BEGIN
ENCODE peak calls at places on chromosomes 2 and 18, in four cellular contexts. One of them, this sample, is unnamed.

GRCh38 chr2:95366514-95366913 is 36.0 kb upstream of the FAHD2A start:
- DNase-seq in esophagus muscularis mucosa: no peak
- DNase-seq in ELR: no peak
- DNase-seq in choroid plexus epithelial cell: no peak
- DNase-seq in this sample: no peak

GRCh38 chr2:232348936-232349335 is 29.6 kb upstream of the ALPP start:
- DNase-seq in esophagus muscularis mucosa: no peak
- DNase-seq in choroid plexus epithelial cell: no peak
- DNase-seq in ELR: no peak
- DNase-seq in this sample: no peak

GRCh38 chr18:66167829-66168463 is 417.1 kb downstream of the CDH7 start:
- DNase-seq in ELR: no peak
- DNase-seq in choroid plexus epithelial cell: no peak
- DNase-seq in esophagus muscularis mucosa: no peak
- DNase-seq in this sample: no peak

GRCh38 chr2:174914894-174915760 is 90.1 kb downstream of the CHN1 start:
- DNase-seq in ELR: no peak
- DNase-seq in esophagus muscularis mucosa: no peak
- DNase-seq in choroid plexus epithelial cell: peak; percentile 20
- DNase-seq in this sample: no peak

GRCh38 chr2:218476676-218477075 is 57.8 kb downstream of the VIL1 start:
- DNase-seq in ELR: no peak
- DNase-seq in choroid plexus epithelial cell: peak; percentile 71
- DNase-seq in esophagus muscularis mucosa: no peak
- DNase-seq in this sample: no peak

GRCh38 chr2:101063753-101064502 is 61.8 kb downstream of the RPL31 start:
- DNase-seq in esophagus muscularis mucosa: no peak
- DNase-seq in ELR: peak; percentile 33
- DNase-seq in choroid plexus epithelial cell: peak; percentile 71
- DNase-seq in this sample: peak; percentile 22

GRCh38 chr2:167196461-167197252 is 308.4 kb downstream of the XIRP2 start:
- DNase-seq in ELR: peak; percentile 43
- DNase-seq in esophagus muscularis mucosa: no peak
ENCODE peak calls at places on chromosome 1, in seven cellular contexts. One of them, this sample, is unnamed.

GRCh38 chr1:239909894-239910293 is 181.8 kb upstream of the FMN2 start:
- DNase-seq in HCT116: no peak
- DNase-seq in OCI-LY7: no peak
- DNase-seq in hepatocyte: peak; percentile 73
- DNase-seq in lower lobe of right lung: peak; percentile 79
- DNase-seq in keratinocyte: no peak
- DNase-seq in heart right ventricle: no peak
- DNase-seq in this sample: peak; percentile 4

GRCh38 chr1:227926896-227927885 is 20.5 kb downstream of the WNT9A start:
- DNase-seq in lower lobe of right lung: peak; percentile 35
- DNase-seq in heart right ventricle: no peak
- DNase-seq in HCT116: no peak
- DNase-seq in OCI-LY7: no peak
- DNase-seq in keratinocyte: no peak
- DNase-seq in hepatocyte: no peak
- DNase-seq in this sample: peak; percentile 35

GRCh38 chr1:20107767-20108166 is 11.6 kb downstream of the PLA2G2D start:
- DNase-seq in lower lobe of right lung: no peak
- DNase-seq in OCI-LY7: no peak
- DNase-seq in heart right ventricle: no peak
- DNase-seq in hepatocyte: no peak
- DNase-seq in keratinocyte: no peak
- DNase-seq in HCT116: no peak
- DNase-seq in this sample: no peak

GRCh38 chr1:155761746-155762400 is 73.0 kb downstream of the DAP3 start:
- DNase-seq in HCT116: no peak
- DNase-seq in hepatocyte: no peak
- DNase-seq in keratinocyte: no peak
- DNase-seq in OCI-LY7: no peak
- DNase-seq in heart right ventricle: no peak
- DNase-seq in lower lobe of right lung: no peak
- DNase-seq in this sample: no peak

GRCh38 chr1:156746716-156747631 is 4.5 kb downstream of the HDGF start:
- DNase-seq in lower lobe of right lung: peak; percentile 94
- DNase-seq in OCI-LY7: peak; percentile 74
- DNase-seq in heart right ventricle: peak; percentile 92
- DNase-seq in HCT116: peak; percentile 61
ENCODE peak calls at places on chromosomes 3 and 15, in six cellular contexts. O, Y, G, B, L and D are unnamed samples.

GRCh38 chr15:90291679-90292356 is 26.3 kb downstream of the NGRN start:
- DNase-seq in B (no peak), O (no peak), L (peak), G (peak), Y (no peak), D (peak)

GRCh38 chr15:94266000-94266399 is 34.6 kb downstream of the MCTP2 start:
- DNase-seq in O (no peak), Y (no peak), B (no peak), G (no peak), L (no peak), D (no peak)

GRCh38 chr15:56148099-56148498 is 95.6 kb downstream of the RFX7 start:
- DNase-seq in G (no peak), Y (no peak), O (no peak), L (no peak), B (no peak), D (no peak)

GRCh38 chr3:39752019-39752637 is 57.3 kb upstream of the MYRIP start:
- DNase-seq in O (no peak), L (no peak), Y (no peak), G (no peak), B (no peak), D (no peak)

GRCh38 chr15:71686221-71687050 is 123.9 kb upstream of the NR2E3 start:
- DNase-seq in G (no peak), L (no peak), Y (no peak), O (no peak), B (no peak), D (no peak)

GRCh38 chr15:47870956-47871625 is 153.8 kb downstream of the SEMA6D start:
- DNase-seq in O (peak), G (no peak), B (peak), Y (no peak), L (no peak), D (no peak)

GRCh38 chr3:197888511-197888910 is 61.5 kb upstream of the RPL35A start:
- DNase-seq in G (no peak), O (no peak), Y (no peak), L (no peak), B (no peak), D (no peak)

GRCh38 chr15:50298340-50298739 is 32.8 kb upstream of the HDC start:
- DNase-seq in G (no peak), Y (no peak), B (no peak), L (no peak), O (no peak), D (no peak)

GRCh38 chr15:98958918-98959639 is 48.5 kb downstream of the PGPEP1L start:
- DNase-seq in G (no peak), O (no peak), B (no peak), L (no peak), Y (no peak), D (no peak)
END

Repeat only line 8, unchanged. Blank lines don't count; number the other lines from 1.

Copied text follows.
- DNase-seq in esophagus muscularis mucosa: no peak